The ongoing National Study of Employers -- a study of employers with 50 or more employees conducted by the Families and Work Institute (FWI) in partnership with the Society for Human Resource Management (SHRM) -- reveals five surprising trends between 2008 (and in some cases 2005) and 2014.
When a supervisor says no to a flexibility request the assumption is that they are just being mean. Relatively few employees are privy to the secret that their supervisors are just as challenged by their job of coordinating the work of others as are the people doing the work.
Just as we ignore the role of the workplace as a player in reducing poverty, we also tend to focus on abusive workplaces for low-income workforce. To be sure, those are important stories. But we should also focus and reward those that are good.
Unfortunately, articles like this add fuel to the wrong assumption that if you have a tough job, one that makes lots of demands, you shouldn't think you can meet the job's requirements and also do right by your personal life.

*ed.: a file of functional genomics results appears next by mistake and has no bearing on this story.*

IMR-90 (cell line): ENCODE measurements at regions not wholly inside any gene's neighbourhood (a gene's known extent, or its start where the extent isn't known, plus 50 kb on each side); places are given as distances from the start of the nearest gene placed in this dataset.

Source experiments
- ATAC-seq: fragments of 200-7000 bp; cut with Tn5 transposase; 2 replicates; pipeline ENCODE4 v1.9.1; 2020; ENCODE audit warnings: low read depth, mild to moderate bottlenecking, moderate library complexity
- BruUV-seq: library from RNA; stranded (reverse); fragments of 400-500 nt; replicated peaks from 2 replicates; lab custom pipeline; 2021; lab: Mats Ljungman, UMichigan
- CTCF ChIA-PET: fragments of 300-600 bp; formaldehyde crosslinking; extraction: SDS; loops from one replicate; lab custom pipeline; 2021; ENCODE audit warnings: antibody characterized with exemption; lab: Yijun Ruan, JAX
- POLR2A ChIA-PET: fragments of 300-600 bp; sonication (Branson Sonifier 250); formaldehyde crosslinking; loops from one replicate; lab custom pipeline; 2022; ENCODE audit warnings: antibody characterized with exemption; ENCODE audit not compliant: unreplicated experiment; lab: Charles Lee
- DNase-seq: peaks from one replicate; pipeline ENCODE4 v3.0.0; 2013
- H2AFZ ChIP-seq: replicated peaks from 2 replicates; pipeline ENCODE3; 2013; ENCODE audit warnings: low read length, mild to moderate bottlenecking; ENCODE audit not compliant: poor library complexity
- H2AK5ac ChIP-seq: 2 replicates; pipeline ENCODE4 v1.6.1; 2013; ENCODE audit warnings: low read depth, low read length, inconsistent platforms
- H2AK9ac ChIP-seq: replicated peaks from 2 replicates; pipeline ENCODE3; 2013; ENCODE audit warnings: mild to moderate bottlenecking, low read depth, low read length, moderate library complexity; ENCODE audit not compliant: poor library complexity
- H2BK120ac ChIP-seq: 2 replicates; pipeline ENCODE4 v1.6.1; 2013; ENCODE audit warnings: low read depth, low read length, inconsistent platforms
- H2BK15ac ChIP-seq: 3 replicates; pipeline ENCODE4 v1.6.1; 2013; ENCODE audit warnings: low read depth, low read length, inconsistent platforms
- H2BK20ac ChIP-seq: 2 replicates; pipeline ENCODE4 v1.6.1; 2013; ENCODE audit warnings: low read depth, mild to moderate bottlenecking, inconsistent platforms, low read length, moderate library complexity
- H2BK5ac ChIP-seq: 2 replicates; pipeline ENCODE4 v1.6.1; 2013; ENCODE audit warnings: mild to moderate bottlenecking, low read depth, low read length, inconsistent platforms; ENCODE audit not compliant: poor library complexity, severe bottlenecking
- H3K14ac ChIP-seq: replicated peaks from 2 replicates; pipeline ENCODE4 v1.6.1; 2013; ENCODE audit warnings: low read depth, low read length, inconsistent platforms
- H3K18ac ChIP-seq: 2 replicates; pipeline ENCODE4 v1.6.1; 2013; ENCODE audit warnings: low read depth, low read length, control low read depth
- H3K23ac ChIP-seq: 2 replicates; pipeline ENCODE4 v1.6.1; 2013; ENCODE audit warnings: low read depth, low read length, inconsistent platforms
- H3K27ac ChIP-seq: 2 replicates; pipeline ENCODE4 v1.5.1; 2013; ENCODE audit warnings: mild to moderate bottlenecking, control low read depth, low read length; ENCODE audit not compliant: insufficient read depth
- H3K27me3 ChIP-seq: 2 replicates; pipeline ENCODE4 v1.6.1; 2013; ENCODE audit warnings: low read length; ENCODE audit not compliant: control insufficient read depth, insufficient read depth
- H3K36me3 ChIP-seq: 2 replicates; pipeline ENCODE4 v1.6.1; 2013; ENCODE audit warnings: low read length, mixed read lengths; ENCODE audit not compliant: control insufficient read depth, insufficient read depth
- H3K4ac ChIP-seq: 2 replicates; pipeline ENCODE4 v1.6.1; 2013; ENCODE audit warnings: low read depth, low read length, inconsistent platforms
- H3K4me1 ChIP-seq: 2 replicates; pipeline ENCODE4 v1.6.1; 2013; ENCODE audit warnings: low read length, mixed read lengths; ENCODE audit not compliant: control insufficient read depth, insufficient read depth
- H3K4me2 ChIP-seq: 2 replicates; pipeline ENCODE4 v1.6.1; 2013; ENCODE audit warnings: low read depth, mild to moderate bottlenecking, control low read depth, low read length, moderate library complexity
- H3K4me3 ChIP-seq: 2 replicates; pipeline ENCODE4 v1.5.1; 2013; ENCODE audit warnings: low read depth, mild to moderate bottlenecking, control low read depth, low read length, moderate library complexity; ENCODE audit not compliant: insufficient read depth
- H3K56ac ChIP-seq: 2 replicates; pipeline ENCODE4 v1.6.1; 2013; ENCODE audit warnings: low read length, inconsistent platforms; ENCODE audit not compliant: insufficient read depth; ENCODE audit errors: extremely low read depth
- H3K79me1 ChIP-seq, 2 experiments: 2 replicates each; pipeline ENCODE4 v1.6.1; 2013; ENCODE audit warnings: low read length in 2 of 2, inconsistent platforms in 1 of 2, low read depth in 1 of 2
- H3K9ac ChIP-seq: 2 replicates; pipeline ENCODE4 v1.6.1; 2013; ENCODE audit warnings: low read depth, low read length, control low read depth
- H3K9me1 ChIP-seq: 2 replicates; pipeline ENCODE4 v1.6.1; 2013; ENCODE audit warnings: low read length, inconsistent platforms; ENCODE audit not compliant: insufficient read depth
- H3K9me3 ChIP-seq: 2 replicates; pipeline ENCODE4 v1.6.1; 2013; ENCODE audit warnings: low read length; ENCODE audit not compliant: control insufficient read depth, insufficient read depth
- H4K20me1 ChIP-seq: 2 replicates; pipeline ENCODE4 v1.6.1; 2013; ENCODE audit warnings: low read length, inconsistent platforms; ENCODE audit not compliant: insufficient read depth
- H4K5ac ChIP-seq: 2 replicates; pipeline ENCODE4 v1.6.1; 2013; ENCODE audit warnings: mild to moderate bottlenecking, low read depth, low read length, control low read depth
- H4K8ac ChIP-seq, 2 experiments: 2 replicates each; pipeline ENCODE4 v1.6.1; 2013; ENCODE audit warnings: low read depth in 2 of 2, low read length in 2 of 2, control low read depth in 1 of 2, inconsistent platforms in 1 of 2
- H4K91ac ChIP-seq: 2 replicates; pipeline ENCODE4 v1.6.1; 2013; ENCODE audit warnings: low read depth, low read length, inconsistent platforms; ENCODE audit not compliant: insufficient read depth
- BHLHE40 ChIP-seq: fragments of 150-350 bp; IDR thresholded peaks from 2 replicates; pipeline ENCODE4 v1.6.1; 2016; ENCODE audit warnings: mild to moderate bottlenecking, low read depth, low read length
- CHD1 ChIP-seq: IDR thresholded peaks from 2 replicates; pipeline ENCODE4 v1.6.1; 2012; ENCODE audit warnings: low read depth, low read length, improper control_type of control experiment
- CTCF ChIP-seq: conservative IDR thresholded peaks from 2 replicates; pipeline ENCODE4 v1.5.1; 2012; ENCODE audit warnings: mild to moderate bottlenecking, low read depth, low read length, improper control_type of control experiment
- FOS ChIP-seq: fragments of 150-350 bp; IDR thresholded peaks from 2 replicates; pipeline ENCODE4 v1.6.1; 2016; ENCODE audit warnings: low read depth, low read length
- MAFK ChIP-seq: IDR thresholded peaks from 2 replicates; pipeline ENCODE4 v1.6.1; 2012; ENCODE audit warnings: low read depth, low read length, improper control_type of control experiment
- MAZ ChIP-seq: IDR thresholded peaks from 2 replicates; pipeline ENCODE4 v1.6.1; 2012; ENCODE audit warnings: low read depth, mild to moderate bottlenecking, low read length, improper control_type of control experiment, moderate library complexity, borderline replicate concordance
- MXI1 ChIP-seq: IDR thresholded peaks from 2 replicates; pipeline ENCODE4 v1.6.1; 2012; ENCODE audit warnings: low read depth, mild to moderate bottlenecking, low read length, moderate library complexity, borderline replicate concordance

It might get some folks thinking that this is the beginning of mass telework jilting throughout Corporate America. But all indicators point to it maintaining strong relationships within the biggest and smallest employers in the country.
Of all the reasons given about why U.S. workplaces shouldn't worry about work-life issues, this one is probably the most simpleminded one I've heard in a while: Being a workaholic is good for your career and life.
When so many of us think about work-life issues the image that often comes to mind is that of a working mother. Well, 2013 will hopefully see an end to that as more and more working men start fighting for their own piece of the work-life pie.
Like every other workplace in America, employees at the State Department have lives beyond work, and many at the agency recognize employees can be more engaged in their mission if their personal and home life are working well.